The company was responding to a call for submissions to the government's consultation paper on protecting critical infrastructure and systems of national significance.
A draft bill will be circulated next and it is intended to change the Security of Critical Infrastructure Act 2018 and put in place "an enhanced framework to uplift the security and resilience of Australia’s critical infrastructure. The regulations support the operation of the bill’s assistance and co-operation measures".
The changes are part of the country's Cyber Security Strategy 2020. A total of 194 submissions to the consultation paper were received and 128 were made public a few days ago.
Taylor-Price, whose company is the first local cloud outfit to win a whole-of-government contract — a five-year deal with the NSW Government signed in July — said Australia was fortunate that its four biggest banks were all owned locally, adding that if they were owned by foreign interests, then this would "present an unacceptable aggregate risk to Australia".
"In the data and the cloud sector, unfortunately Australia is in the situation where the majority market share has gone to foreign companies," he said. "In the data and cloud sector we face a grave existential risk because:
"Cloud is rapidly expanding in all critical infrastructure and government supply chains; and "Cloud providers operating in Australia are predominantly foreign owned which, according to the Australian Cyber Security Centre, poses a foreign interference risk."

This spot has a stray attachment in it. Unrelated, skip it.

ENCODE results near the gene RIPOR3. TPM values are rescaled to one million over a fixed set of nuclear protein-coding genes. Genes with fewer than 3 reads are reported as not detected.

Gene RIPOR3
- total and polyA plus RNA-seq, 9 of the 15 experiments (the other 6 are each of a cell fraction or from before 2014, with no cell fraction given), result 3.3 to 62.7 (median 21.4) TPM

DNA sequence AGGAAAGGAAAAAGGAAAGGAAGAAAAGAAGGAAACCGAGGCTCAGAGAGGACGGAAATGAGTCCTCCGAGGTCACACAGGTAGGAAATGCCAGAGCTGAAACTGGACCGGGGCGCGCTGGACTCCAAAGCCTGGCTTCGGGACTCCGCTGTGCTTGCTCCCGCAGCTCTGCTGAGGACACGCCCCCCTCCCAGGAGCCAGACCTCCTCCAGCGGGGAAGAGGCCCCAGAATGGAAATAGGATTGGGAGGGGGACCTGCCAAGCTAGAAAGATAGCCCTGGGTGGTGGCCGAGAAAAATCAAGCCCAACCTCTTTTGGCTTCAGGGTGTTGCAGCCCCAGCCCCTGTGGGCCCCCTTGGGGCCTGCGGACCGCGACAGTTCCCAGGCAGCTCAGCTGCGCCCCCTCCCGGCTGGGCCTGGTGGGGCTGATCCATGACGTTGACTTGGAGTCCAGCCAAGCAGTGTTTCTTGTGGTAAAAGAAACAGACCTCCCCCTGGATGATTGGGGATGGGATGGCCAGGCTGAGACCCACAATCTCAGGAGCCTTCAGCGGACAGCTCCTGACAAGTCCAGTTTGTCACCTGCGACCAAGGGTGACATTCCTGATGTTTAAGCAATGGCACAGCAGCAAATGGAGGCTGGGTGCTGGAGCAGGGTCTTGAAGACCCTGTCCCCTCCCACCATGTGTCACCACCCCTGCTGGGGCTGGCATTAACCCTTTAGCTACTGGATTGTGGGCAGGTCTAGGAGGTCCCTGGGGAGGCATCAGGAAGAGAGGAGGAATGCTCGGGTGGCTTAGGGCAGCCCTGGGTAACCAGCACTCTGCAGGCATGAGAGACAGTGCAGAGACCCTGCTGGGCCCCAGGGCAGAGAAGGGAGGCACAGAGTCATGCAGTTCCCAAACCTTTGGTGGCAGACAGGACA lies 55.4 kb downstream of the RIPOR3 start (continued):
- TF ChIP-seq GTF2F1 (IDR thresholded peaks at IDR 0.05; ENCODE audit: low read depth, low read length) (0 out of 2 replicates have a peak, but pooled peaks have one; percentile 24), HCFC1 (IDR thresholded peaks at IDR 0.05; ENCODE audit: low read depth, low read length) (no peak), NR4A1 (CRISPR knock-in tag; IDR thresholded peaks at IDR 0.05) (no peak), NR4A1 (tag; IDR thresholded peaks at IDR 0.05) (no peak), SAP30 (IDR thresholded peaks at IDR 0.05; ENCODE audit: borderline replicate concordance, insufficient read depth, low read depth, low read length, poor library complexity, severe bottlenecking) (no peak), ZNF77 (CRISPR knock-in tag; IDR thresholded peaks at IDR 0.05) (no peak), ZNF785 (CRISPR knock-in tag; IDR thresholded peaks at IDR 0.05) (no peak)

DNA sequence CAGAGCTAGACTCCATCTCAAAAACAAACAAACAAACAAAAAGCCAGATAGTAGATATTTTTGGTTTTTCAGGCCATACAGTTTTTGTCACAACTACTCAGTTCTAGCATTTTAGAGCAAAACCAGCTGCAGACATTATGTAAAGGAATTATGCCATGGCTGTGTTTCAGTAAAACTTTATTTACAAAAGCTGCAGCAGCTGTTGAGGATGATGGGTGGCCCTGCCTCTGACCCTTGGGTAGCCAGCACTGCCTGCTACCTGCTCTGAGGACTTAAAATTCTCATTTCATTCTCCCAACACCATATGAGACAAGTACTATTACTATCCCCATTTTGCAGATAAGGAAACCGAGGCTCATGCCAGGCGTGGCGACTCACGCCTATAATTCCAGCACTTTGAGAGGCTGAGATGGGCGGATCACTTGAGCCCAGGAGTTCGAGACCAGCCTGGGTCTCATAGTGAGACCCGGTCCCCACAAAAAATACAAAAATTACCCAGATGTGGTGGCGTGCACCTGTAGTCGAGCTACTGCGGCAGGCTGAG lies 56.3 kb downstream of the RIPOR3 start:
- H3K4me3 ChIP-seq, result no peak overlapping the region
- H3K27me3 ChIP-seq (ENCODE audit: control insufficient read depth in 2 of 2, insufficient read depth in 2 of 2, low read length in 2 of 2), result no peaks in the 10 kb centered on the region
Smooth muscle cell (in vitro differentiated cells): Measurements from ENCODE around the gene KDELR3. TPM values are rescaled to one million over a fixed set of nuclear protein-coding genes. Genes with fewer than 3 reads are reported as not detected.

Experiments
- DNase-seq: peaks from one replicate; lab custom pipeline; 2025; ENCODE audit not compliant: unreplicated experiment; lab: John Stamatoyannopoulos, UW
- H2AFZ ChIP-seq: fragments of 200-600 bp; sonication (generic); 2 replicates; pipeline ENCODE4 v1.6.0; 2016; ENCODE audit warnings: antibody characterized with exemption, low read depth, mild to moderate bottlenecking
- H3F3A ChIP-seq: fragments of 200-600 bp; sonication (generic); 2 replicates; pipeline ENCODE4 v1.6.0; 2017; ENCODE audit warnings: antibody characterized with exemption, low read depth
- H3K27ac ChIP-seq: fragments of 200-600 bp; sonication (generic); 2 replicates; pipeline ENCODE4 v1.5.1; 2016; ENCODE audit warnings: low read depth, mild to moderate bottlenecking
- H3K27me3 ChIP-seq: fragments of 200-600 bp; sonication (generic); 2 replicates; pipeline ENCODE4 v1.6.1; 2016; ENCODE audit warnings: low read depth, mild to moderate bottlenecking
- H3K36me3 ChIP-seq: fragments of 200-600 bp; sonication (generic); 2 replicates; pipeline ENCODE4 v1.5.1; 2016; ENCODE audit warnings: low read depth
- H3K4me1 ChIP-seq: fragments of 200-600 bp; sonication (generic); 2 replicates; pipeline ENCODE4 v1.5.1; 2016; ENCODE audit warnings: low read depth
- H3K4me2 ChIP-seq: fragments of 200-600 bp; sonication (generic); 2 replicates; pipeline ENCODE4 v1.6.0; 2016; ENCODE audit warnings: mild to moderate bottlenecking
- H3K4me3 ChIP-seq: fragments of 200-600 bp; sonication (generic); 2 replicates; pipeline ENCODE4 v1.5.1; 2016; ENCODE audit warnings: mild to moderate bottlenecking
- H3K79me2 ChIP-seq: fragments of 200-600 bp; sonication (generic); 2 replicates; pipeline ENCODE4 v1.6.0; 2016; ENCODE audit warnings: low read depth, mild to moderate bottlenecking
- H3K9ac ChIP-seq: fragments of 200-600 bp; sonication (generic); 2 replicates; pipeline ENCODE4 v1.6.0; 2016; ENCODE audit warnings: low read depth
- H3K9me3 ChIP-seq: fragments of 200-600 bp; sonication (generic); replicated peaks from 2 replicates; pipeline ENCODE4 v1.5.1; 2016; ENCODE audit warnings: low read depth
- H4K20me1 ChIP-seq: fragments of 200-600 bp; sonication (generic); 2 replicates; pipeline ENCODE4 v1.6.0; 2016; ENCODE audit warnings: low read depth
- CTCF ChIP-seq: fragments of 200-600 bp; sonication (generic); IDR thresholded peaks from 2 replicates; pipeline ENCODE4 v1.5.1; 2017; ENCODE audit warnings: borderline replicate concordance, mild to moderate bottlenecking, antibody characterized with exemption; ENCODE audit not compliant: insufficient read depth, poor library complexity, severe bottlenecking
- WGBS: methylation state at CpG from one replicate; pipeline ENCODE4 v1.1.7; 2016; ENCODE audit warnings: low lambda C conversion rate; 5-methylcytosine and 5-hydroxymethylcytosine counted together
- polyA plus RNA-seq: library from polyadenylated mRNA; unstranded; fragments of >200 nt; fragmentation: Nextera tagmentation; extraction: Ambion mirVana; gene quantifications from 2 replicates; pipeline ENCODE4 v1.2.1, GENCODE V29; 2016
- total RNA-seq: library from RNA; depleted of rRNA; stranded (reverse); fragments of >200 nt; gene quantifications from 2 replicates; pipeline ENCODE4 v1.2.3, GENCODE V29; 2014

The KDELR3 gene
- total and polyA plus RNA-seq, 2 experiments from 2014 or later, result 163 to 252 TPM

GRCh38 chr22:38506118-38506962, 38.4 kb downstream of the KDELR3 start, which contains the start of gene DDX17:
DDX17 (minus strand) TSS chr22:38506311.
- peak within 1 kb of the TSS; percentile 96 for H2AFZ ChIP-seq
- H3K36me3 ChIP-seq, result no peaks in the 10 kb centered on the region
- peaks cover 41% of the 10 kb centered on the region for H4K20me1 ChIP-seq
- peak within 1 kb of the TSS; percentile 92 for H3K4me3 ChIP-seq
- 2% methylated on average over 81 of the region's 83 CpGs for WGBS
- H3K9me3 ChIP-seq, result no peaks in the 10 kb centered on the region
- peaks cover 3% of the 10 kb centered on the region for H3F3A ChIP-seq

Taylor-Price said the majority market share of the data and cloud sector has gone to foreign companies in part because the Australian Signals Directorate formally certified non-compliant foreign- owned clouds, while at the same time enforcing compliance on Australian providers resulting in the latter operating at a disadvantage.
Ad additional reason, he said, was that the Federal Government had signed whole-of-government agreements with several foreign companies but no Australian companies, citing figures from a report in the Australian Financial Review which showed that AWS, Azure, Google Cloud, IBM, Oracle and Alibaba Cloud made up about 82% of local cloud infrastructure-as-a-service spending, with the first two companies dominating.
"The result is an enormous aggregation risk, a black swan event beyond any Australia has seen," he said. "Conceivably, within a few years from now more than 51% of critical infrastructure entities could have a critical supply chain risk on two foreign-owned clouds.
"For the avoidance of doubt, this could mean that the majority of Australia's critical infrastructure could have a simultaneous outage including all the major banks, federal and state governments, Home Affairscritical infrastructure centre itself, communications, transport, defence, defence industry and utilities.
"To compound this many platform-as-a-service and software-as-a-service providers also leverage the infrastructure-as-a-service of these cloud providers, often without the knowledge of the critical infrastructure buyer – resulting in many auxiliary and support systems being down at the same time.
"In 2020, both Google and IBM had global outages in all regions that lasted over four hours. We respectfully put forward that this aggregate risk is one of the greatest risks that Australia could face in the next decade in the absence of regulation."